Mr Johnson is correct when he describes Trump as a visceral reaction against left-wing cultural overreach, and in describing Trump as a moral void, who achieved virtually nothing of his agenda once in office. Mr Johnson is also right to say that the obituarists of American conservatism will be wrong in burying American conservatism. But he is wrong in his reasoning when he argues that “there remain two powerful schools of thought on the centre-right: the neoconservatives and the classical liberals. The former has a focus on the defence of democracy, the latter on the preservation of liberty … both will be needed in the future if conservatives are to recover.”

Mr Johnson seemingly ignores the fact that Trump arose out the conditions created by the neoconservatives abroad and the classical liberals at home. The disastrous wars and the pandering to China; the ruinous trade deals and the mass immigration; the increase of inequality to Latin American levels, the deaths of despair in a landscape scoured of hope for a normal life: all of these are the legacy of an American right in hoc to the ideals Mr Johnson lauds.

Both these ideologies serve as cover for the real power centres in the managerial state, made up of what Michael Lind calls the Overclass and Joel Kotkin calls the Oligarchy and Clerisy: a combination of corporate bureaucrats and government administrators mediated by their cultural and academic enforcers, the top 5-10 per cent of the population. This managerial class in government and business acts in concert to entrench its own power, and to enforce the latest iteration of the managerial worldview, a form of extreme identitarian egalitarianism Wesley Yang calls the Successor Ideology. This is partly what drove Trump’s vote tally to the second highest in American history, among an increasingly working-class and diverse base, meaning he missed the presidency by 66,000 votes across three states.

It’s time the American right let the dead ideas of a dead past rest

These voters have no interest whatsoever in neoconservatism and its democratic crusades, or classical liberalism and its worship of the maximisation of autonomy through the market. As Lind shows through data from pollster Lee Drutman, 40.3 per cent of American voters are what he calls “populist”: culturally conservative but economically centre-left. The neoliberal and libertarian conservatives that constitute the “fiscally conservative, socially liberal” worldview amount to 6.2 per cent of voters. As Lind writes, “The business Republicans, whose preferences Republican politicians promote, on average make $69,711 a year, around $30,000 more than the Republican populists, whose preferences most Republican politicians ignore.” A couple of recent examples: Florida was a Trump landslide, and also voted for a $15 minimum wage. Meanwhile, 65 per cent of conservative voters support proposals for maternity allowance.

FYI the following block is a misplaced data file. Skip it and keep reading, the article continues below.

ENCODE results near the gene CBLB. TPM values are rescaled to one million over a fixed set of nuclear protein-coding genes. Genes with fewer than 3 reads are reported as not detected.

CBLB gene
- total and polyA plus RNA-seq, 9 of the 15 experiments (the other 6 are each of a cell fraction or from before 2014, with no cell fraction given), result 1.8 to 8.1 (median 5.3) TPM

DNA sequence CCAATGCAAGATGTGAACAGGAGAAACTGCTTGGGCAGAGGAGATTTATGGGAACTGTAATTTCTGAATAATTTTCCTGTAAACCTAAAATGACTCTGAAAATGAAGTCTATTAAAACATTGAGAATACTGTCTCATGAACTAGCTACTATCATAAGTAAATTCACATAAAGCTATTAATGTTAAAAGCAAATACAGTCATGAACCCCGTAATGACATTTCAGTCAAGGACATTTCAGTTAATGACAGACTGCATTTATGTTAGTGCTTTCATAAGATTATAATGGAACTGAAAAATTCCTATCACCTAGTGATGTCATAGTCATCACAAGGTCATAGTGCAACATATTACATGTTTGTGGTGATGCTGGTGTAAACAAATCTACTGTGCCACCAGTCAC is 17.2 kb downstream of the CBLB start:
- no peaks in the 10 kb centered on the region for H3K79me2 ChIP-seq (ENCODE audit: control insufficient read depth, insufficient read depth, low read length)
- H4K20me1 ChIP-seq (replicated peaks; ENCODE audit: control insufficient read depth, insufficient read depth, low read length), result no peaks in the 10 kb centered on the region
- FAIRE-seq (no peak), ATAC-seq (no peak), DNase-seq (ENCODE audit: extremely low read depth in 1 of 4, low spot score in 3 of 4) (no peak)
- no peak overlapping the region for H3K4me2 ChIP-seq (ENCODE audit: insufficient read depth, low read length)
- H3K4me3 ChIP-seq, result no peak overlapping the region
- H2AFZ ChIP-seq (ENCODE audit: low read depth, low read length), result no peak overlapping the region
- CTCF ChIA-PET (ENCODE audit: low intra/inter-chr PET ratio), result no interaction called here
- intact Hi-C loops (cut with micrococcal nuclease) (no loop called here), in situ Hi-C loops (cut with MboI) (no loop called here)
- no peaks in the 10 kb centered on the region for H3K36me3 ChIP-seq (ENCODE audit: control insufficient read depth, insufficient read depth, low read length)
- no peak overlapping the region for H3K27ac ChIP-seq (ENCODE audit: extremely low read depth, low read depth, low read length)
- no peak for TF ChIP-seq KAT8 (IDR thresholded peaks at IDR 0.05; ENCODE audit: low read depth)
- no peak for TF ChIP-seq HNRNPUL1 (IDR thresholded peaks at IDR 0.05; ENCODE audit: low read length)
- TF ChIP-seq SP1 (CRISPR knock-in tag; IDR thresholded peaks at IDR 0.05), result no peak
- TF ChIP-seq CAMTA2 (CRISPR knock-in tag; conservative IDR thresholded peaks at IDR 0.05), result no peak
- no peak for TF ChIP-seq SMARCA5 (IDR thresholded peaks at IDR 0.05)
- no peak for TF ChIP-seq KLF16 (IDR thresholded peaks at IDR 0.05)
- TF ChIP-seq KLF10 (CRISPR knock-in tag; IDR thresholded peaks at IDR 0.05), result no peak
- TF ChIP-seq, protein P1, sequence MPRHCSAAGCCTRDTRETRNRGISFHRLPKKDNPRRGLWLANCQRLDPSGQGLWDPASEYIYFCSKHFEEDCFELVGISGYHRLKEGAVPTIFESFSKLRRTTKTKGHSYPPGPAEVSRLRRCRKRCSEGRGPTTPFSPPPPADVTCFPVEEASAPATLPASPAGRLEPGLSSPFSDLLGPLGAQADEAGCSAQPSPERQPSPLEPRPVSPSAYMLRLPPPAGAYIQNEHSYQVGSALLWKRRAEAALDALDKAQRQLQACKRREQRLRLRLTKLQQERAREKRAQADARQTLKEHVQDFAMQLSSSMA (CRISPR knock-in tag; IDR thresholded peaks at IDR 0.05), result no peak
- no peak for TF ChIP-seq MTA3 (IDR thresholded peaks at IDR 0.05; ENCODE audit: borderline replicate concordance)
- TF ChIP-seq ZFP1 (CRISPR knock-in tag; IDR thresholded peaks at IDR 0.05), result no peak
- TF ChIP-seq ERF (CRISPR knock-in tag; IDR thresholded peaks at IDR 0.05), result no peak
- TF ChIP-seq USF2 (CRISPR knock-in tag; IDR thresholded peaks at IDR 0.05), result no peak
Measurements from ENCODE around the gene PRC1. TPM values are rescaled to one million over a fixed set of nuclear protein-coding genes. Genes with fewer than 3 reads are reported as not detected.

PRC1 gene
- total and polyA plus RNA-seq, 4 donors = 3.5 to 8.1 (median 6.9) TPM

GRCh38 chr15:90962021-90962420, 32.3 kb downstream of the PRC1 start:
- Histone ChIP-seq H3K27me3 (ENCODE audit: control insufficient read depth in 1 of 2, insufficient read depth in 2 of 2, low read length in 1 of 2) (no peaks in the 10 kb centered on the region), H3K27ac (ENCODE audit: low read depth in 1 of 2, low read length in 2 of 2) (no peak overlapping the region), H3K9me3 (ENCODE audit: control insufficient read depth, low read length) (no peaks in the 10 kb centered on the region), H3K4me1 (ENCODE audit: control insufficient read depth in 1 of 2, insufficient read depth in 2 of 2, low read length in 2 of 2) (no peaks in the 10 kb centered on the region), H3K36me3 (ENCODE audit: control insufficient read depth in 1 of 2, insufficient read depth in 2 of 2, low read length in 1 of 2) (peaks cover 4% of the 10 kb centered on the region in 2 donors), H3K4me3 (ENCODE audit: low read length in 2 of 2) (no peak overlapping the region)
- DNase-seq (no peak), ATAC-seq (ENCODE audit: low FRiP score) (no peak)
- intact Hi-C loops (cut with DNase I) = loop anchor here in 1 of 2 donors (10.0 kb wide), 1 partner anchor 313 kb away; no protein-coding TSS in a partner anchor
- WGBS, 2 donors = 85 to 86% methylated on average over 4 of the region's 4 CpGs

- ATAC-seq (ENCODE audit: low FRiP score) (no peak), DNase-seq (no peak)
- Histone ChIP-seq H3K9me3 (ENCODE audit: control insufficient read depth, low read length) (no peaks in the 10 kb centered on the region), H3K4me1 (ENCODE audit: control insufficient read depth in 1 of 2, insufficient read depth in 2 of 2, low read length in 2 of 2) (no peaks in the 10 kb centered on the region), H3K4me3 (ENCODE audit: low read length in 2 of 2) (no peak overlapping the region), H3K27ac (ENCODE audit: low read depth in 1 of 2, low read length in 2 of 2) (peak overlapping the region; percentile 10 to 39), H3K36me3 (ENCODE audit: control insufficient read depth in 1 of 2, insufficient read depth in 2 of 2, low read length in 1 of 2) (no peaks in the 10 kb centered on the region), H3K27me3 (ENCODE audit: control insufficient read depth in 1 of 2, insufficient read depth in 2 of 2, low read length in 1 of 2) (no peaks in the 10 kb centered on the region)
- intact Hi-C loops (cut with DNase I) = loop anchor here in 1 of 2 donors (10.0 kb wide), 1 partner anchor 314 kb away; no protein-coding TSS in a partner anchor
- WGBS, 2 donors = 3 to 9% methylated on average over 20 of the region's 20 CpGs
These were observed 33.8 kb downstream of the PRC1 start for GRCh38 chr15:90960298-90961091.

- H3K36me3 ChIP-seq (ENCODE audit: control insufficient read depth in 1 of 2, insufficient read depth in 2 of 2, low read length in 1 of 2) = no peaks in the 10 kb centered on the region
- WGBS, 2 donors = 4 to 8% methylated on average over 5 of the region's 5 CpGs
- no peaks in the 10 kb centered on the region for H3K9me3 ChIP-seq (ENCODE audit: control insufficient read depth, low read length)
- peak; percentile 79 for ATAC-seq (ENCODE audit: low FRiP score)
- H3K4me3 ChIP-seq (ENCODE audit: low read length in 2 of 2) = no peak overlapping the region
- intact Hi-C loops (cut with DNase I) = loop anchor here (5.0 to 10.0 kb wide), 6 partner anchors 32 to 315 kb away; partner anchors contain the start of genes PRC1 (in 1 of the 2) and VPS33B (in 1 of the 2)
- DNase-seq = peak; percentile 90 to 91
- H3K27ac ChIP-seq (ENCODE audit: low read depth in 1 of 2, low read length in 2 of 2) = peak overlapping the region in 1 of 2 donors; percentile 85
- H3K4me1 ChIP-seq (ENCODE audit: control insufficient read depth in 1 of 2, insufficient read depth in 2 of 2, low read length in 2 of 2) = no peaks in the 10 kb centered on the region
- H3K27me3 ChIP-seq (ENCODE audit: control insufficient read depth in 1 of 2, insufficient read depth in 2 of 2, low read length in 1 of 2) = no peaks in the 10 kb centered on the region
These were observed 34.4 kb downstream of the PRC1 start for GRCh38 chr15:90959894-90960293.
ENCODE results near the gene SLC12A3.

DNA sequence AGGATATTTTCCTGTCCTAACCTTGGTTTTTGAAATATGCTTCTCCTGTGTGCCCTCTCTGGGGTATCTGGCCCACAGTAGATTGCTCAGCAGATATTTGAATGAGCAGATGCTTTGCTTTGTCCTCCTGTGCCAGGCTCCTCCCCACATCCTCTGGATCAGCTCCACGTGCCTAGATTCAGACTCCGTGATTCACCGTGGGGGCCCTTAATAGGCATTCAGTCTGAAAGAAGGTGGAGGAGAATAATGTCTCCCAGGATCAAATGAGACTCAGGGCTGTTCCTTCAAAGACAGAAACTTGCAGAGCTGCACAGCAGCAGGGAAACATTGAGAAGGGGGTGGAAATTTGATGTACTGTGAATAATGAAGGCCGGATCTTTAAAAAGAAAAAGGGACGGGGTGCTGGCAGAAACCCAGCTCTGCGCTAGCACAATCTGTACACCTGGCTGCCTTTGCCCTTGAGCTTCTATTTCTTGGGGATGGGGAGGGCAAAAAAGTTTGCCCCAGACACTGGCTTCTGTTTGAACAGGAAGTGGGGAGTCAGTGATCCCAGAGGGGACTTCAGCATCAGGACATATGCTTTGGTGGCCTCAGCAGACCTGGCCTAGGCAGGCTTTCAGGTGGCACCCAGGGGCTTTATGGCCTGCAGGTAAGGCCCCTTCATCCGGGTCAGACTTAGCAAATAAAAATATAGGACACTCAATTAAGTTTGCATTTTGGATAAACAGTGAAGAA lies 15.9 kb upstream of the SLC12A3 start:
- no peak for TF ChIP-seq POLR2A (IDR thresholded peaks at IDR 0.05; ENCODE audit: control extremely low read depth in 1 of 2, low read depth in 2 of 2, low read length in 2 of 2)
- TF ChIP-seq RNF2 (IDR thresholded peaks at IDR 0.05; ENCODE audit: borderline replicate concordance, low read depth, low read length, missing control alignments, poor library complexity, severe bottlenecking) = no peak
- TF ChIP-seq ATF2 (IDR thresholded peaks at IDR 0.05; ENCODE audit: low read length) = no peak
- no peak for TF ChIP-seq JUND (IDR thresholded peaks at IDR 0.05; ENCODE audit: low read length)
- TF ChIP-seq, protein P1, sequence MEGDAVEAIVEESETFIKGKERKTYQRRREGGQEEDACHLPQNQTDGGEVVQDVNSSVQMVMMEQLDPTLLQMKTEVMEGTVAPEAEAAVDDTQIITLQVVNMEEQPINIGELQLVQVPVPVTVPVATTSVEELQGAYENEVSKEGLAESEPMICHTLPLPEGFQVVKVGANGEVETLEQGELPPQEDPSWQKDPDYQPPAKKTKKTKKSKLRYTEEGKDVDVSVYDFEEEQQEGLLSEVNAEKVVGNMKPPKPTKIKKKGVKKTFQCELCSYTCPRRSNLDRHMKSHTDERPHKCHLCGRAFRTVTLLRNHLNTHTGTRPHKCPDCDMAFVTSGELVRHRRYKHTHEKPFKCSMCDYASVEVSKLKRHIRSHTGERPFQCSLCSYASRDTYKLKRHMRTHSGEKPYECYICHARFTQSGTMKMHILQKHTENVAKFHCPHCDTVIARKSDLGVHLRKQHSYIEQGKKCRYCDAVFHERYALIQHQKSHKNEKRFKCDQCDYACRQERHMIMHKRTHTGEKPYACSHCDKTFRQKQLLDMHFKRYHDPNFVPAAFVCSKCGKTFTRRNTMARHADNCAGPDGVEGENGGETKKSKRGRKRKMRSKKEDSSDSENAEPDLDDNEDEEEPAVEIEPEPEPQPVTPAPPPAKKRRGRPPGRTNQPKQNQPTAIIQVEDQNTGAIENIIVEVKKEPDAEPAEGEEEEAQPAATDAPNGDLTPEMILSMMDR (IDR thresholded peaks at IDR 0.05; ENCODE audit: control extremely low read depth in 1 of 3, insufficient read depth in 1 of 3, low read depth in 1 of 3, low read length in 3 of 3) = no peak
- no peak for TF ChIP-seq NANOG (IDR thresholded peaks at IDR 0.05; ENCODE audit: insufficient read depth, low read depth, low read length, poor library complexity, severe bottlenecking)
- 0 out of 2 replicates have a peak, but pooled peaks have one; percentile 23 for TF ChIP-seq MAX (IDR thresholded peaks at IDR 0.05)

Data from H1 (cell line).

The economic conservatism allied to social liberalism that Mr Johnson desires is irrelevant. The increasingly diverse, working class Republican base didn’t vote for the Republican party led by Trump because they love free trade, foreign wars, mass immigration and the hegemonic woke cultural juggernaut that the right fails to oppose. As Musa al-Charbi wrote, both white and non-white Trump voters want lower immigration, law and order increased economic security, fewer foreign adventures, trade that benefits American workers. They want economic and cultural stability that enables families to form in safe communities stable enough for a normal life, with the possibility of a legacy to the future. Trump would’ve won if he hadn’t governed like a neoliberal Republican who was mean online, having used the managerial state to implement his populist promises.

Mr Johnson ends by calling American conservatives to reclaim their role as avatars of freedom, conflating defending democracy at home and abroad. One is left asking: freedom for what? Freedom for massive tax cuts? Corporate monopoly malfeasance covered for, and enabled by, woke hegemony at the economic and political commanding heights? Reaganism and its pathologies begat Trumpism and its pathologies. Maybe in order to resurrect a conservatism that has a chance of resisting the managerial state and implementing a vision rooted in the common good of the common man and woman, it’s time the American right let the dead ideas of a dead past rest.